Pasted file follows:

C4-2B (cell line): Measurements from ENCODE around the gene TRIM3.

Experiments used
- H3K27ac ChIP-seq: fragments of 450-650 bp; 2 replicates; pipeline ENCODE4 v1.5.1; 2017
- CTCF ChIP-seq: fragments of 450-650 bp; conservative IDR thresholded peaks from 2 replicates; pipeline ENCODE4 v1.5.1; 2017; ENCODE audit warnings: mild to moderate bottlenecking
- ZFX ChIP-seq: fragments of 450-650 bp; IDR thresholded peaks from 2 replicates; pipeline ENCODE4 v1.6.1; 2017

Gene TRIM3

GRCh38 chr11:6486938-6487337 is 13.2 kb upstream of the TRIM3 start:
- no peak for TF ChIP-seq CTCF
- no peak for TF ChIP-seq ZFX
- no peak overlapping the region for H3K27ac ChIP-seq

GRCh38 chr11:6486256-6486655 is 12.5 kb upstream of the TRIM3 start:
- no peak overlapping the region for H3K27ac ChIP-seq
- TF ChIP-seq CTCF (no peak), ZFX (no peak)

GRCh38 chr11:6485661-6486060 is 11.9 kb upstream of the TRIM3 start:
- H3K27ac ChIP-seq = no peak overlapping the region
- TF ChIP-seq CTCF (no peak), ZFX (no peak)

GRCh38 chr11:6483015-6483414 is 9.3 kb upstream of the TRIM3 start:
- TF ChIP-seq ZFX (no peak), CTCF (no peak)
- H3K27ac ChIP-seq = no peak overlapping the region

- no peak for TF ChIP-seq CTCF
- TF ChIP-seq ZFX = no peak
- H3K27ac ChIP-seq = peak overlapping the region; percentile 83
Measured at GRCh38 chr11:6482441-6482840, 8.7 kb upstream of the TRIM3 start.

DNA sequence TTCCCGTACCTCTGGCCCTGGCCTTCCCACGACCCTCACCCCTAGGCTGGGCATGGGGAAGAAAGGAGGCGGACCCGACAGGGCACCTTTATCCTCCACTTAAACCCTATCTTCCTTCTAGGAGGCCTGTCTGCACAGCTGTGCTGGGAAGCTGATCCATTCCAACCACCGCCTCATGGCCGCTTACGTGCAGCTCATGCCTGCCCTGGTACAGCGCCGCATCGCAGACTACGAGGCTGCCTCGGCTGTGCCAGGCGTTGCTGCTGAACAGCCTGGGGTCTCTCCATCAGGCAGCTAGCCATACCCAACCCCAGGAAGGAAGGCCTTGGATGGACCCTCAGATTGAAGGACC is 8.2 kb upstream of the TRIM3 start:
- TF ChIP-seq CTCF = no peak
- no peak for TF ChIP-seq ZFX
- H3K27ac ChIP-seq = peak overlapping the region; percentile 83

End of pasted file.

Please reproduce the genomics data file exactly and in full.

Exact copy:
C4-2B (cell line): Measurements from ENCODE around the gene TRIM3.

Experiments used
- H3K27ac ChIP-seq: fragments of 450-650 bp; 2 replicates; pipeline ENCODE4 v1.5.1; 2017
- CTCF ChIP-seq: fragments of 450-650 bp; conservative IDR thresholded peaks from 2 replicates; pipeline ENCODE4 v1.5.1; 2017; ENCODE audit warnings: mild to moderate bottlenecking
- ZFX ChIP-seq: fragments of 450-650 bp; IDR thresholded peaks from 2 replicates; pipeline ENCODE4 v1.6.1; 2017

Gene TRIM3

GRCh38 chr11:6486938-6487337 is 13.2 kb upstream of the TRIM3 start:
- no peak for TF ChIP-seq CTCF
- no peak for TF ChIP-seq ZFX
- no peak overlapping the region for H3K27ac ChIP-seq

GRCh38 chr11:6486256-6486655 is 12.5 kb upstream of the TRIM3 start:
- no peak overlapping the region for H3K27ac ChIP-seq
- TF ChIP-seq CTCF (no peak), ZFX (no peak)

GRCh38 chr11:6485661-6486060 is 11.9 kb upstream of the TRIM3 start:
- H3K27ac ChIP-seq = no peak overlapping the region
- TF ChIP-seq CTCF (no peak), ZFX (no peak)

GRCh38 chr11:6483015-6483414 is 9.3 kb upstream of the TRIM3 start:
- TF ChIP-seq ZFX (no peak), CTCF (no peak)
- H3K27ac ChIP-seq = no peak overlapping the region

- no peak for TF ChIP-seq CTCF
- TF ChIP-seq ZFX = no peak
- H3K27ac ChIP-seq = peak overlapping the region; percentile 83
Measured at GRCh38 chr11:6482441-6482840, 8.7 kb upstream of the TRIM3 start.

DNA sequence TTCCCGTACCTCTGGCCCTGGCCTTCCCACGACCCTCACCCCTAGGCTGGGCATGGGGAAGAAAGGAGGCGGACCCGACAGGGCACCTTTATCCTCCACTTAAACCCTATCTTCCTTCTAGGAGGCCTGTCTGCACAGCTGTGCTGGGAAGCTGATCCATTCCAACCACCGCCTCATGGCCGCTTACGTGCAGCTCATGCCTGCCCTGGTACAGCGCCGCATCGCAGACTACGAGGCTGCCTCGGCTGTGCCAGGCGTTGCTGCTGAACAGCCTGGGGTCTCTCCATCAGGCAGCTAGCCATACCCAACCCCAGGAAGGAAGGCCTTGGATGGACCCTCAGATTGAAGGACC is 8.2 kb upstream of the TRIM3 start:
- TF ChIP-seq CTCF = no peak
- no peak for TF ChIP-seq ZFX
- H3K27ac ChIP-seq = peak overlapping the region; percentile 83